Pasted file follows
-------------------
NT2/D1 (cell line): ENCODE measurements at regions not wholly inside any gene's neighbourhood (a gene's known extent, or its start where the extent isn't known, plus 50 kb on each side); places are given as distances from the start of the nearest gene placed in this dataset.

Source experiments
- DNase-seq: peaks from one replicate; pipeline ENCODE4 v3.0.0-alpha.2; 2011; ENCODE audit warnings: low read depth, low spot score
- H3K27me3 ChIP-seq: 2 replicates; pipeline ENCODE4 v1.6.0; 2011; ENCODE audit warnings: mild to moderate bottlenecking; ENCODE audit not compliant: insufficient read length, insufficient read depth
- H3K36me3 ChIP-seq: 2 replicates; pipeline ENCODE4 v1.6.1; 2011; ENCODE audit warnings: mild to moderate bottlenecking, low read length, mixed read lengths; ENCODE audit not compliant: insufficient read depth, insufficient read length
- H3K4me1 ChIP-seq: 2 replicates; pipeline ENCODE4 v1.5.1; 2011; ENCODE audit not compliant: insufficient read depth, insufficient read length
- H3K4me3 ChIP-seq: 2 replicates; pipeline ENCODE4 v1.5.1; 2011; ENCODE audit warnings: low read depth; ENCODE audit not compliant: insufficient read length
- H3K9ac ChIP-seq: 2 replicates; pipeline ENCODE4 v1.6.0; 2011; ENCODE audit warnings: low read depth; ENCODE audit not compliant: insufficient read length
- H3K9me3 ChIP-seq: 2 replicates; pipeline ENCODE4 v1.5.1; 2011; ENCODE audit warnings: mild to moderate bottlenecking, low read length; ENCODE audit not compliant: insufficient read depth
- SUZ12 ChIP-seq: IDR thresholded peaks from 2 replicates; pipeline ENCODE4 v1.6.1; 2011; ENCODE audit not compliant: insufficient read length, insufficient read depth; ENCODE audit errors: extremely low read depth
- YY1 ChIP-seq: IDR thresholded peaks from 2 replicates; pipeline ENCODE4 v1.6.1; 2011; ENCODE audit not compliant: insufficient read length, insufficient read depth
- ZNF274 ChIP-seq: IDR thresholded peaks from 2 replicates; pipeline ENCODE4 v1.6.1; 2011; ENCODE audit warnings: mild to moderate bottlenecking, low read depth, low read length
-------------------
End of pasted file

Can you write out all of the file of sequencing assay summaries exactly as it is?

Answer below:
NT2/D1 (cell line): ENCODE measurements at regions not wholly inside any gene's neighbourhood (a gene's known extent, or its start where the extent isn't known, plus 50 kb on each side); places are given as distances from the start of the nearest gene placed in this dataset.

Source experiments
- DNase-seq: peaks from one replicate; pipeline ENCODE4 v3.0.0-alpha.2; 2011; ENCODE audit warnings: low read depth, low spot score
- H3K27me3 ChIP-seq: 2 replicates; pipeline ENCODE4 v1.6.0; 2011; ENCODE audit warnings: mild to moderate bottlenecking; ENCODE audit not compliant: insufficient read length, insufficient read depth
- H3K36me3 ChIP-seq: 2 replicates; pipeline ENCODE4 v1.6.1; 2011; ENCODE audit warnings: mild to moderate bottlenecking, low read length, mixed read lengths; ENCODE audit not compliant: insufficient read depth, insufficient read length
- H3K4me1 ChIP-seq: 2 replicates; pipeline ENCODE4 v1.5.1; 2011; ENCODE audit not compliant: insufficient read depth, insufficient read length
- H3K4me3 ChIP-seq: 2 replicates; pipeline ENCODE4 v1.5.1; 2011; ENCODE audit warnings: low read depth; ENCODE audit not compliant: insufficient read length
- H3K9ac ChIP-seq: 2 replicates; pipeline ENCODE4 v1.6.0; 2011; ENCODE audit warnings: low read depth; ENCODE audit not compliant: insufficient read length
- H3K9me3 ChIP-seq: 2 replicates; pipeline ENCODE4 v1.5.1; 2011; ENCODE audit warnings: mild to moderate bottlenecking, low read length; ENCODE audit not compliant: insufficient read depth
- SUZ12 ChIP-seq: IDR thresholded peaks from 2 replicates; pipeline ENCODE4 v1.6.1; 2011; ENCODE audit not compliant: insufficient read length, insufficient read depth; ENCODE audit errors: extremely low read depth
- YY1 ChIP-seq: IDR thresholded peaks from 2 replicates; pipeline ENCODE4 v1.6.1; 2011; ENCODE audit not compliant: insufficient read length, insufficient read depth
- ZNF274 ChIP-seq: IDR thresholded peaks from 2 replicates; pipeline ENCODE4 v1.6.1; 2011; ENCODE audit warnings: mild to moderate bottlenecking, low read depth, low read length